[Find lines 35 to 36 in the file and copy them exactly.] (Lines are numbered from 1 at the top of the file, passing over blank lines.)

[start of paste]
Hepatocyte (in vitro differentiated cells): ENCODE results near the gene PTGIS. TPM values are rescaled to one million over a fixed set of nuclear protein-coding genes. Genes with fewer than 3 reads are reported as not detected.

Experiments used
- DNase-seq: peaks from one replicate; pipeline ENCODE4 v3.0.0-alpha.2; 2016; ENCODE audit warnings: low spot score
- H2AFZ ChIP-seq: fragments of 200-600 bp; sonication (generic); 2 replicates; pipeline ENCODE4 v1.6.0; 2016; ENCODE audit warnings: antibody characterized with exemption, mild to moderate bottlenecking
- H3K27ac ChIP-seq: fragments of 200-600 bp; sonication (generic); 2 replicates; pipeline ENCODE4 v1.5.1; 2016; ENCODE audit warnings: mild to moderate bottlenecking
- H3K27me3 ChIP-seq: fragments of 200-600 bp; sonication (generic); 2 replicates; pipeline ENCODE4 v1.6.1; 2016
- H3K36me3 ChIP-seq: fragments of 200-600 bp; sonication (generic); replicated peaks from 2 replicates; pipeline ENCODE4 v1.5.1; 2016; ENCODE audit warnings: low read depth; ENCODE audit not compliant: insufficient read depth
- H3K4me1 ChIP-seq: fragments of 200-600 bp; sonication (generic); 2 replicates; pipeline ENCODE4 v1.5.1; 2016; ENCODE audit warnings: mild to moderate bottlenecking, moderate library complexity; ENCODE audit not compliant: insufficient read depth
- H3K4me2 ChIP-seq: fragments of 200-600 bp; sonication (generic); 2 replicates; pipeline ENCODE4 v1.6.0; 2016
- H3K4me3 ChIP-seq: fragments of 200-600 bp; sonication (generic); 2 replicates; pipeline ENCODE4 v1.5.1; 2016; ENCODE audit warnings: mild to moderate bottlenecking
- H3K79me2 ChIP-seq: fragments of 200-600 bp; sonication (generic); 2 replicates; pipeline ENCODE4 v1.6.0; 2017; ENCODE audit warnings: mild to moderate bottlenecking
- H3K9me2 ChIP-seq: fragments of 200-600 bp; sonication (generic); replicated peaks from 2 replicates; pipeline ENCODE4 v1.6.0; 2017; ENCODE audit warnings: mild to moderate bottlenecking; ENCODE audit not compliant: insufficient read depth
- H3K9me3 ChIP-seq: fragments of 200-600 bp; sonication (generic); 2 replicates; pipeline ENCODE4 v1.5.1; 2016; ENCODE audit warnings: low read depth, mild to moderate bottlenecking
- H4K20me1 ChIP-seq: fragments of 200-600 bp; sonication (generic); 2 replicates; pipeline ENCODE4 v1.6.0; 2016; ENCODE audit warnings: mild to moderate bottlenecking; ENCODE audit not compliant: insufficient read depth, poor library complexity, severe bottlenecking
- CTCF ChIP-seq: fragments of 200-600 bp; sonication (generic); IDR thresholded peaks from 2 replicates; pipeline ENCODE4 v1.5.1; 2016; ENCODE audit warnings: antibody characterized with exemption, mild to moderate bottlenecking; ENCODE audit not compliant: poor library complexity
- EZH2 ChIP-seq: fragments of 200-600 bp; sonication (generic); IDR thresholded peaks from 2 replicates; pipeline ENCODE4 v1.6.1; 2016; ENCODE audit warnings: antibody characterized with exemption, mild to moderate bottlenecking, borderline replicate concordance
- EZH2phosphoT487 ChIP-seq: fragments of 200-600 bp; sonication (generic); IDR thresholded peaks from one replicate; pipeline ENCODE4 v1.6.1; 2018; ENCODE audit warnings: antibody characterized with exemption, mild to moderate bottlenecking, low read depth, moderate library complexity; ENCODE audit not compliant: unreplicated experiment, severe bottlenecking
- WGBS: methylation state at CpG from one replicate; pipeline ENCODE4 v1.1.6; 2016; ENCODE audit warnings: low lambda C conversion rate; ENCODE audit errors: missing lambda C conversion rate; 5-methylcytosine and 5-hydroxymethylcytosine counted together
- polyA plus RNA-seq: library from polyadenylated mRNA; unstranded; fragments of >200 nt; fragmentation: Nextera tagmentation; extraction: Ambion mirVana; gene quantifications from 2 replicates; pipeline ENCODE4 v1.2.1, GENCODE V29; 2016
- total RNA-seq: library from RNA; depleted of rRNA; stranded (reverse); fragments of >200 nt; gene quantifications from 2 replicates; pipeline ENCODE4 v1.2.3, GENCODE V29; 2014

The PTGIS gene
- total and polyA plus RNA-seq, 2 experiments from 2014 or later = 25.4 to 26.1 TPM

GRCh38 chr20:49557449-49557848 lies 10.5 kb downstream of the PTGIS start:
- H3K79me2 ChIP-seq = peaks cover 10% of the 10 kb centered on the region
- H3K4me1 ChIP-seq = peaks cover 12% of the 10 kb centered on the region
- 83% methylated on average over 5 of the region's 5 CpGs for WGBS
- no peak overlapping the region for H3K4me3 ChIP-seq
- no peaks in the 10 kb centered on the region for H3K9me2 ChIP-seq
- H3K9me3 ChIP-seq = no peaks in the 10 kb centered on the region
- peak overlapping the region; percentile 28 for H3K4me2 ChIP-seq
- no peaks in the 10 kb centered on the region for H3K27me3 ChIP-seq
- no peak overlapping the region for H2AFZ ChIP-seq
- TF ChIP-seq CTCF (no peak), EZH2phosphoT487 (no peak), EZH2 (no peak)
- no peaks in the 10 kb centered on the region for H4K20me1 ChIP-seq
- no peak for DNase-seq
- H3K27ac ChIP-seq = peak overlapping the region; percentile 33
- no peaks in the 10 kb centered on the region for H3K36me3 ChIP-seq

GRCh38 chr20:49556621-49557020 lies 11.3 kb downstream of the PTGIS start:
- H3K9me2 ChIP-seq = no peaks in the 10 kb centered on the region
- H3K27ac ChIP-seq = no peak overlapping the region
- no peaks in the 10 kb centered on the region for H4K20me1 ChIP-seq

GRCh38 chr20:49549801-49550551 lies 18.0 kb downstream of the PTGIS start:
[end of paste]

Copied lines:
- no peak for DNase-seq
- H3K27ac ChIP-seq = peak overlapping the region; percentile 33